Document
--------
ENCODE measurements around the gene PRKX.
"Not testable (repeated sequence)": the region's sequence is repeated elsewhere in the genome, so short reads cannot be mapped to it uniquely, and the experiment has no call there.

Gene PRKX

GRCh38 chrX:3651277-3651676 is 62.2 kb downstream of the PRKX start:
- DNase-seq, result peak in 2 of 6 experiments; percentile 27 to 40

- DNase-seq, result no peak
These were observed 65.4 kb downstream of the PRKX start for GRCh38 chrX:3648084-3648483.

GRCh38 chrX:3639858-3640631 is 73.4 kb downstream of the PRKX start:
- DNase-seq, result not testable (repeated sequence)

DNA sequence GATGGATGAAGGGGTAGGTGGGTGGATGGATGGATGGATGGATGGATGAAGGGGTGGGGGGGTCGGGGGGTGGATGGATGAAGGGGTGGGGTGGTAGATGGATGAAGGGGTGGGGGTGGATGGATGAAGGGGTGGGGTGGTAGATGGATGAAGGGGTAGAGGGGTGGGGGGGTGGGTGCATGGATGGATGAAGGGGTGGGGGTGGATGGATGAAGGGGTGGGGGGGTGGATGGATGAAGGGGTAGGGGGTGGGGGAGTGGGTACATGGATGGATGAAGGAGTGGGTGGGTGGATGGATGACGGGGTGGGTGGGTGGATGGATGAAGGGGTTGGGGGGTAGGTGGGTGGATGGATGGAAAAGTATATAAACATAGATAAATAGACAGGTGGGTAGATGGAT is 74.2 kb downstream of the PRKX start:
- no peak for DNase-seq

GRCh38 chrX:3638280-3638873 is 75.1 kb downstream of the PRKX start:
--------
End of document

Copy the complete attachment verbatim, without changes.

ENCODE measurements around the gene PRKX.
"Not testable (repeated sequence)": the region's sequence is repeated elsewhere in the genome, so short reads cannot be mapped to it uniquely, and the experiment has no call there.

Gene PRKX

GRCh38 chrX:3651277-3651676 is 62.2 kb downstream of the PRKX start:
- DNase-seq, result peak in 2 of 6 experiments; percentile 27 to 40

- DNase-seq, result no peak
These were observed 65.4 kb downstream of the PRKX start for GRCh38 chrX:3648084-3648483.

GRCh38 chrX:3639858-3640631 is 73.4 kb downstream of the PRKX start:
- DNase-seq, result not testable (repeated sequence)

DNA sequence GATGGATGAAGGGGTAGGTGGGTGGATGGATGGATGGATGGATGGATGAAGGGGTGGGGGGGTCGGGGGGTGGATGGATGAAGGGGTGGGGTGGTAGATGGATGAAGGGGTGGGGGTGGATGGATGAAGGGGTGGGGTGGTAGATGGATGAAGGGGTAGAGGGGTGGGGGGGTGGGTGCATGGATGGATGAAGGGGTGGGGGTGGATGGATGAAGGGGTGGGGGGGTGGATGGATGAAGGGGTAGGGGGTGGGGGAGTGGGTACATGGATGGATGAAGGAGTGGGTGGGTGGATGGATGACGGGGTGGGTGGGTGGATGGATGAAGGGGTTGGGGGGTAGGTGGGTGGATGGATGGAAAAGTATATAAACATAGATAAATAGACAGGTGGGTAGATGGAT is 74.2 kb downstream of the PRKX start:
- no peak for DNase-seq

GRCh38 chrX:3638280-3638873 is 75.1 kb downstream of the PRKX start: